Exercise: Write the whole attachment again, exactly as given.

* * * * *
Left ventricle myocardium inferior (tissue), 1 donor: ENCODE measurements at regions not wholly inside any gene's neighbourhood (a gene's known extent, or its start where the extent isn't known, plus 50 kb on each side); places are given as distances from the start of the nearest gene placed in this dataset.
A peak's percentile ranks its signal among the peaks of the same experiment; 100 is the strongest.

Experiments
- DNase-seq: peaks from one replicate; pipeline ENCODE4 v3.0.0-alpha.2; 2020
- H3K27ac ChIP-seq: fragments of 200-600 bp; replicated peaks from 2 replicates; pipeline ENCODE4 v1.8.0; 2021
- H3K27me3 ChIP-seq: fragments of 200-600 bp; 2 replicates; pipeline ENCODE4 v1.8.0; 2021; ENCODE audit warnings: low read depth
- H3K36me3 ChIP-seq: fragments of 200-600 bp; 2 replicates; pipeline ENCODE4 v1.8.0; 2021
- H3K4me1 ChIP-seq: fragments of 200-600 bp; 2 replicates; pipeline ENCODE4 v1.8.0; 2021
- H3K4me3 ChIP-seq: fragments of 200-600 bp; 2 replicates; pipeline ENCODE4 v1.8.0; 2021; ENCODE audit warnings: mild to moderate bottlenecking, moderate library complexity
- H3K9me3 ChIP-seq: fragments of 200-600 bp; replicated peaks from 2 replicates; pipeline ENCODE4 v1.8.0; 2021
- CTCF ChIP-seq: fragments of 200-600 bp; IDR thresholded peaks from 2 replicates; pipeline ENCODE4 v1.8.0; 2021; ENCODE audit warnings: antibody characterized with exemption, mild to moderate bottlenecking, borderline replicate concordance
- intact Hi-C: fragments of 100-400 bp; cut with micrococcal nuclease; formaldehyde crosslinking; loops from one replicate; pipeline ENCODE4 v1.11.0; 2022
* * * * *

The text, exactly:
Left ventricle myocardium inferior (tissue), 1 donor: ENCODE measurements at regions not wholly inside any gene's neighbourhood (a gene's known extent, or its start where the extent isn't known, plus 50 kb on each side); places are given as distances from the start of the nearest gene placed in this dataset.
A peak's percentile ranks its signal among the peaks of the same experiment; 100 is the strongest.

Experiments
- DNase-seq: peaks from one replicate; pipeline ENCODE4 v3.0.0-alpha.2; 2020
- H3K27ac ChIP-seq: fragments of 200-600 bp; replicated peaks from 2 replicates; pipeline ENCODE4 v1.8.0; 2021
- H3K27me3 ChIP-seq: fragments of 200-600 bp; 2 replicates; pipeline ENCODE4 v1.8.0; 2021; ENCODE audit warnings: low read depth
- H3K36me3 ChIP-seq: fragments of 200-600 bp; 2 replicates; pipeline ENCODE4 v1.8.0; 2021
- H3K4me1 ChIP-seq: fragments of 200-600 bp; 2 replicates; pipeline ENCODE4 v1.8.0; 2021
- H3K4me3 ChIP-seq: fragments of 200-600 bp; 2 replicates; pipeline ENCODE4 v1.8.0; 2021; ENCODE audit warnings: mild to moderate bottlenecking, moderate library complexity
- H3K9me3 ChIP-seq: fragments of 200-600 bp; replicated peaks from 2 replicates; pipeline ENCODE4 v1.8.0; 2021
- CTCF ChIP-seq: fragments of 200-600 bp; IDR thresholded peaks from 2 replicates; pipeline ENCODE4 v1.8.0; 2021; ENCODE audit warnings: antibody characterized with exemption, mild to moderate bottlenecking, borderline replicate concordance
- intact Hi-C: fragments of 100-400 bp; cut with micrococcal nuclease; formaldehyde crosslinking; loops from one replicate; pipeline ENCODE4 v1.11.0; 2022